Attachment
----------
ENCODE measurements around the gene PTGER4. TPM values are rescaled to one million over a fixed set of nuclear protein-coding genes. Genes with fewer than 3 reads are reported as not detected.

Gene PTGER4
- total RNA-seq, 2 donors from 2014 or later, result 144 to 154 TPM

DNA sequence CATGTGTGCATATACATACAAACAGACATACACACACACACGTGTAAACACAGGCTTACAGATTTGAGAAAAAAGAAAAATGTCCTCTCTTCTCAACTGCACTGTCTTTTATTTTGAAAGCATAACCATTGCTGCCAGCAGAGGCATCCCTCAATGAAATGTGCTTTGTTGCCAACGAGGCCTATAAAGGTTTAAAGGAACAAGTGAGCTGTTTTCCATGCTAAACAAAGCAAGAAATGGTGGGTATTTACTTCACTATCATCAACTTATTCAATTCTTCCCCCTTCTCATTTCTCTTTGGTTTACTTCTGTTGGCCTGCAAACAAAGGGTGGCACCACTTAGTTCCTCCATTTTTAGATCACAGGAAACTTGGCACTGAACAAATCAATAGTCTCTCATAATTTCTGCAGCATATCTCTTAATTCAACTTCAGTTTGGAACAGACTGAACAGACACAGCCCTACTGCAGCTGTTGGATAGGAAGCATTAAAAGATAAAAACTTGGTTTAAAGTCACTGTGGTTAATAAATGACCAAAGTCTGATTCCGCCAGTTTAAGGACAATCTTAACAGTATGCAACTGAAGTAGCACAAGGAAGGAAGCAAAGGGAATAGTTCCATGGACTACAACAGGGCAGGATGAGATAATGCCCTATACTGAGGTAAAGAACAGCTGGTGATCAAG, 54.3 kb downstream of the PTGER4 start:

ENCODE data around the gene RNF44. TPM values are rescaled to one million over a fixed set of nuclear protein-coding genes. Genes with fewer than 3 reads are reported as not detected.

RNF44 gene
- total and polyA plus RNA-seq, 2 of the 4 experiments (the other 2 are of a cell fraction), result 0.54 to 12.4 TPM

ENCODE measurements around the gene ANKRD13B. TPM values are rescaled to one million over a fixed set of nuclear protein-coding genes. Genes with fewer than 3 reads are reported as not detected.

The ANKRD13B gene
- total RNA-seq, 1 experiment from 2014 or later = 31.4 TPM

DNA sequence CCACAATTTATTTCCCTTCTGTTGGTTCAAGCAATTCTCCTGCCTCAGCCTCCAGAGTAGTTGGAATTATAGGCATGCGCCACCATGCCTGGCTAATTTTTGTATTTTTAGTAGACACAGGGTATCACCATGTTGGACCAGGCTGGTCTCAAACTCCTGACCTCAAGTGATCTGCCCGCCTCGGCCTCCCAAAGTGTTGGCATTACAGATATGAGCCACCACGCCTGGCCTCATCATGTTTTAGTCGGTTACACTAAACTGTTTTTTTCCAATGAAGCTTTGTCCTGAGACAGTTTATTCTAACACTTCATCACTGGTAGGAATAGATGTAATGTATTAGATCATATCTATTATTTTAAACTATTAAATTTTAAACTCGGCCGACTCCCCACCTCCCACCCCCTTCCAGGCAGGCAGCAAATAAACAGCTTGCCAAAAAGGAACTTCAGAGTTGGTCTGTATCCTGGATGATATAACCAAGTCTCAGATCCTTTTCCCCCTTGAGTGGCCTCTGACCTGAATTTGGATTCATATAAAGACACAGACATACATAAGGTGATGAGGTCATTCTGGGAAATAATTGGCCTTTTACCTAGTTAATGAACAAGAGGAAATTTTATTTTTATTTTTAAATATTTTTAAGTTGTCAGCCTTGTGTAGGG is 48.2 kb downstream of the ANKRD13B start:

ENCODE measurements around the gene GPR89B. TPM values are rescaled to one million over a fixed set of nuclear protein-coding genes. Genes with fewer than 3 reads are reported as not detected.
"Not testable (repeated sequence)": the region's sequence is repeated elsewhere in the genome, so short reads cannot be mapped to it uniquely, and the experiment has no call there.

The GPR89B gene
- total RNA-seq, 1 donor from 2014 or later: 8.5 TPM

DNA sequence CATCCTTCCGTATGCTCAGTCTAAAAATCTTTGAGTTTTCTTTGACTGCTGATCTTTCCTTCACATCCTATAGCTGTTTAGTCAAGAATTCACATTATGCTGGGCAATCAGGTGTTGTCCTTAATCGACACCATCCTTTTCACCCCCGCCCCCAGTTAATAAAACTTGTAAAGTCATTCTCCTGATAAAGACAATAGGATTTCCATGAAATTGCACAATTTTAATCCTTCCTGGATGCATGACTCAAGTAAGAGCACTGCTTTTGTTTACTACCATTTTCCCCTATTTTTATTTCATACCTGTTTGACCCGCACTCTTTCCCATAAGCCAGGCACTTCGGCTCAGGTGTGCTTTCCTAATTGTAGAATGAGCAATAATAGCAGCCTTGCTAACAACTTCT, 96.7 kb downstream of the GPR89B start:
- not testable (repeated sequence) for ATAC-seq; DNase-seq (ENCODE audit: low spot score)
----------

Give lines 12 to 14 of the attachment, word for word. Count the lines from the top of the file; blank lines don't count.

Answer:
ENCODE measurements around the gene GPR89B. TPM values are rescaled to one million over a fixed set of nuclear protein-coding genes. Genes with fewer than 3 reads are reported as not detected.
"Not testable (repeated sequence)": the region's sequence is repeated elsewhere in the genome, so short reads cannot be mapped to it uniquely, and the experiment has no call there.

The GPR89B gene